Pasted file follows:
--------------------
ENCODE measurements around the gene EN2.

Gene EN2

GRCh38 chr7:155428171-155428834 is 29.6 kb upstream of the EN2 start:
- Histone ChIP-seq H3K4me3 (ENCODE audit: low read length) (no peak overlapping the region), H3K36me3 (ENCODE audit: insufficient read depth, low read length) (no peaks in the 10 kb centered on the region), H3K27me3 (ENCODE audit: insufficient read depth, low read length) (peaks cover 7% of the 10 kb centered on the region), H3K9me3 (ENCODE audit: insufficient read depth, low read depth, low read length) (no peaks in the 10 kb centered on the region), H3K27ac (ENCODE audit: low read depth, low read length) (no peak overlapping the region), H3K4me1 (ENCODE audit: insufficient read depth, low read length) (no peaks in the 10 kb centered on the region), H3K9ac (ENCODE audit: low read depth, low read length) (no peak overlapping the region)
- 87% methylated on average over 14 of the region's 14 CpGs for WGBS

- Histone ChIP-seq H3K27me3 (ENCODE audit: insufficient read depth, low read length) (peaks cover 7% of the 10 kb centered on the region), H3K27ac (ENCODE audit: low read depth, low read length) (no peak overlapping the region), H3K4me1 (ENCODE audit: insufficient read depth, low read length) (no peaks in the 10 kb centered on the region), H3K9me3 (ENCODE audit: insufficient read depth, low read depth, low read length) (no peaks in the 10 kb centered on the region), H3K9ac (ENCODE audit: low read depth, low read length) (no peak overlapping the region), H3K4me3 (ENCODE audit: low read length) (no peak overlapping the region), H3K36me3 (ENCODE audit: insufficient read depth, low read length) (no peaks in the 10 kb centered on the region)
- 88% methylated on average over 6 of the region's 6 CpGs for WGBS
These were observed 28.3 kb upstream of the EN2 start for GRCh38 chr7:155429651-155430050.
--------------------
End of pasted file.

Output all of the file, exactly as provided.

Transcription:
ENCODE measurements around the gene EN2.

Gene EN2

GRCh38 chr7:155428171-155428834 is 29.6 kb upstream of the EN2 start:
- Histone ChIP-seq H3K4me3 (ENCODE audit: low read length) (no peak overlapping the region), H3K36me3 (ENCODE audit: insufficient read depth, low read length) (no peaks in the 10 kb centered on the region), H3K27me3 (ENCODE audit: insufficient read depth, low read length) (peaks cover 7% of the 10 kb centered on the region), H3K9me3 (ENCODE audit: insufficient read depth, low read depth, low read length) (no peaks in the 10 kb centered on the region), H3K27ac (ENCODE audit: low read depth, low read length) (no peak overlapping the region), H3K4me1 (ENCODE audit: insufficient read depth, low read length) (no peaks in the 10 kb centered on the region), H3K9ac (ENCODE audit: low read depth, low read length) (no peak overlapping the region)
- 87% methylated on average over 14 of the region's 14 CpGs for WGBS

- Histone ChIP-seq H3K27me3 (ENCODE audit: insufficient read depth, low read length) (peaks cover 7% of the 10 kb centered on the region), H3K27ac (ENCODE audit: low read depth, low read length) (no peak overlapping the region), H3K4me1 (ENCODE audit: insufficient read depth, low read length) (no peaks in the 10 kb centered on the region), H3K9me3 (ENCODE audit: insufficient read depth, low read depth, low read length) (no peaks in the 10 kb centered on the region), H3K9ac (ENCODE audit: low read depth, low read length) (no peak overlapping the region), H3K4me3 (ENCODE audit: low read length) (no peak overlapping the region), H3K36me3 (ENCODE audit: insufficient read depth, low read length) (no peaks in the 10 kb centered on the region)
- 88% methylated on average over 6 of the region's 6 CpGs for WGBS
These were observed 28.3 kb upstream of the EN2 start for GRCh38 chr7:155429651-155430050.